I started going by AJ when I worked in a professional theater costume shop for the first time. There was another stitcher with the same first name and we just came up with AJ for me and it has been my “credit” name for theater, television, and now as an artist.
I thought that I wanted to work in television production so that’s what I studied in high school and college. The TV production department didn’t have any classes on working with lights, costumes, or make-up but the university had an excellent technical theater department so I drifted over to take a few classes.
A few semesters before I planned to graduate, I started having severe writer’s block and failing classes because I couldn’t turn in papers. I dropped out, determined to never go back to school.
I worked at a couple of theaters (costume department) for a couple of seasons, worked for the local public broadcasting station for a few years, and then at a local news station for a few more years. Realizing that I was not doing the work I wanted to do, I went back to school.
I earned an Associate of Arts in Applied Art and Design (computer art) with an emphasis in Multimedia and after graduating, I was able to teach a few semesters of Non-linear Video Editing, thanks to my experience at the television stations.
Teaching was amazing.
But when a full-time instructor was hired and wanted to teach the editing class, that door closed.
I was working part-time at a community college and took some more art-related classes. One of my fellow students told me that I had to take the art metals class in the welding department. I scoffed, “I have no interest in metal!” But I was assured that I would love how the teacher taught the class so, a few semesters later, I took the class.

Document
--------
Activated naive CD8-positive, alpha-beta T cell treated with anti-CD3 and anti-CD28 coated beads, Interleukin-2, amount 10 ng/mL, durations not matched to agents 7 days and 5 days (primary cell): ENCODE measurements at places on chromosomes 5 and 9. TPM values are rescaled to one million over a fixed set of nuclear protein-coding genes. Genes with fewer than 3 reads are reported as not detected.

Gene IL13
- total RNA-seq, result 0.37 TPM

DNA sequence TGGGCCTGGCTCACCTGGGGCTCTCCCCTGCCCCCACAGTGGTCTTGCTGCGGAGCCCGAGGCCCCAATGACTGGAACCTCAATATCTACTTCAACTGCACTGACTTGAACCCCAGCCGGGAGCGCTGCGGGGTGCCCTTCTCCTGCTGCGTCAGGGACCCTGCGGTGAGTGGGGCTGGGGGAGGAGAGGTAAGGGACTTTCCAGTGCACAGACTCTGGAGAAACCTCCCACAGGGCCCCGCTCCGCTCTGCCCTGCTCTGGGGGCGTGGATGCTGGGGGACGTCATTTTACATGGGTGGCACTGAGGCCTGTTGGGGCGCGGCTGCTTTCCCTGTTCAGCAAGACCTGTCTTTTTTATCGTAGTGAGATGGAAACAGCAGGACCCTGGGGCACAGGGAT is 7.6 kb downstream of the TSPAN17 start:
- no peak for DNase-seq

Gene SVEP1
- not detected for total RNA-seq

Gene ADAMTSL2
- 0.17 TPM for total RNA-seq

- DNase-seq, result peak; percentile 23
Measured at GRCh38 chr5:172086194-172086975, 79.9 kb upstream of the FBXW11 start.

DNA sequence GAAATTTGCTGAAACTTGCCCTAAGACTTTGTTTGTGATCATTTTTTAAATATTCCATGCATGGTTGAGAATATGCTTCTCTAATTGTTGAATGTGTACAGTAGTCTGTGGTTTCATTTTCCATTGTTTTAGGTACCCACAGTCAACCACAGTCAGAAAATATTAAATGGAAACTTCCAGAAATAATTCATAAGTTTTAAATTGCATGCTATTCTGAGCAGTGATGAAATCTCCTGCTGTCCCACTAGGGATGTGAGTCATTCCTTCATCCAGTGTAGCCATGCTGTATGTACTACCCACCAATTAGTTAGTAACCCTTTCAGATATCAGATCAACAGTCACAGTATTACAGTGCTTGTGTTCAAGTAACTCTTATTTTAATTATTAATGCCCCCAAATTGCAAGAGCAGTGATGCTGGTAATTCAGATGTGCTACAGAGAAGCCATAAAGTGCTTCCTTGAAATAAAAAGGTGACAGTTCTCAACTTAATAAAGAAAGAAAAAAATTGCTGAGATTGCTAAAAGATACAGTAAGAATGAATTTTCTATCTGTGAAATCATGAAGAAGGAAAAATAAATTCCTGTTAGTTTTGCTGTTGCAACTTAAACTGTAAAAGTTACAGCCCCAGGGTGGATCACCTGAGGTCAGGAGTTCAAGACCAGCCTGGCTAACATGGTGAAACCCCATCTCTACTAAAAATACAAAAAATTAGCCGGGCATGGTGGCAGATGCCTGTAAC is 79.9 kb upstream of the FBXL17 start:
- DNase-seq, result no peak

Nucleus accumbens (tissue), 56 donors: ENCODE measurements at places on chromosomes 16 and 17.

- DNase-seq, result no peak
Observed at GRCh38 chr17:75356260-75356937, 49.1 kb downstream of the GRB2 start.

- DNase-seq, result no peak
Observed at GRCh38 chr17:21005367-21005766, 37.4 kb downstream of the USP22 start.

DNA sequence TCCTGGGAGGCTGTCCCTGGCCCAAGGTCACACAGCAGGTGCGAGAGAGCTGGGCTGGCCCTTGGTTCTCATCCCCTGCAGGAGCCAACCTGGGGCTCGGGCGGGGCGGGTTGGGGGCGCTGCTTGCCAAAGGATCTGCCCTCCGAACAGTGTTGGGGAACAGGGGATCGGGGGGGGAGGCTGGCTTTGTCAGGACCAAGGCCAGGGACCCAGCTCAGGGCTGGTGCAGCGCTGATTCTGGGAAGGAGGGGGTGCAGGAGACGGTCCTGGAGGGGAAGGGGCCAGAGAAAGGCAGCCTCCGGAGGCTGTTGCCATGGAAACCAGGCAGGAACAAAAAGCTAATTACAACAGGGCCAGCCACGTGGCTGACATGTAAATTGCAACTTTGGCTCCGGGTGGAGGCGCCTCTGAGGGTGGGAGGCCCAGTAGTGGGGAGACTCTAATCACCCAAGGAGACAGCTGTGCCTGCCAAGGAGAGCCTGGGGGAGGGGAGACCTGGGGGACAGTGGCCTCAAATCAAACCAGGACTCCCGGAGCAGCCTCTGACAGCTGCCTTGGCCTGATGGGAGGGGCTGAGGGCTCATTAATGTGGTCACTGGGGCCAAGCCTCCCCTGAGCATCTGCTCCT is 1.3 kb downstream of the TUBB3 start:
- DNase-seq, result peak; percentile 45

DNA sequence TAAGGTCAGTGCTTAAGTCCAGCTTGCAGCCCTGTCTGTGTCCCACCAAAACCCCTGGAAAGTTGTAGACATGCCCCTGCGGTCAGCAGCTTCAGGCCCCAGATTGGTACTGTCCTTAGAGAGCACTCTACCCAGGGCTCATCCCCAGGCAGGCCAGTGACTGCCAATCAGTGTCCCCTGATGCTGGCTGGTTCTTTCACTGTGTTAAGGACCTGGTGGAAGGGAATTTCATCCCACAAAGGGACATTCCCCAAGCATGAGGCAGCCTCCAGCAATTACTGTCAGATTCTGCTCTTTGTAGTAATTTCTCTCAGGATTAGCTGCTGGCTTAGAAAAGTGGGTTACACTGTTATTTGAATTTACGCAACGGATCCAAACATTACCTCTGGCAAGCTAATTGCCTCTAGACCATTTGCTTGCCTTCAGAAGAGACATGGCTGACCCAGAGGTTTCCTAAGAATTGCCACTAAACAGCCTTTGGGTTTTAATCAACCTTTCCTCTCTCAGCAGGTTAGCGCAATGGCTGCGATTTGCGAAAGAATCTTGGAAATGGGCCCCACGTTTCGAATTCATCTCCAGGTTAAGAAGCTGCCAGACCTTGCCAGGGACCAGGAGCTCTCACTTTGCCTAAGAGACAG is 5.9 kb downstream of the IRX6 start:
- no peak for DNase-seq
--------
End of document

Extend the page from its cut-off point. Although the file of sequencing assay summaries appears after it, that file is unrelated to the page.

I loved how the teacher taught the class. I also discovered, much to my surprise, that I had found my artistic voice in metal.
It was in that class that I met my first Computer Numerically-Controlled (CNC) plasma table. It was a metal table that had a plasma torch perched on a gantry that was controlled by a computer program that moved the torch over the table and cut the metal by following computer code.
This was the perfect intersection between computer art and metal art!
One day, I thought, why can’t I cut out metal following dress patterns and sew the metal pieces together? The CNC cutting method was ideal for this type of work. But I had earned my Associate of Arts degree in welding and no longer had the opportunity to try out my idea using the school’s plasma table.
My husband found a used CNC plasma table on an auction site. We made our bid and won!
And now I get to figure out how to cut dress patterns out of metal and put them together using fabric-working techniques.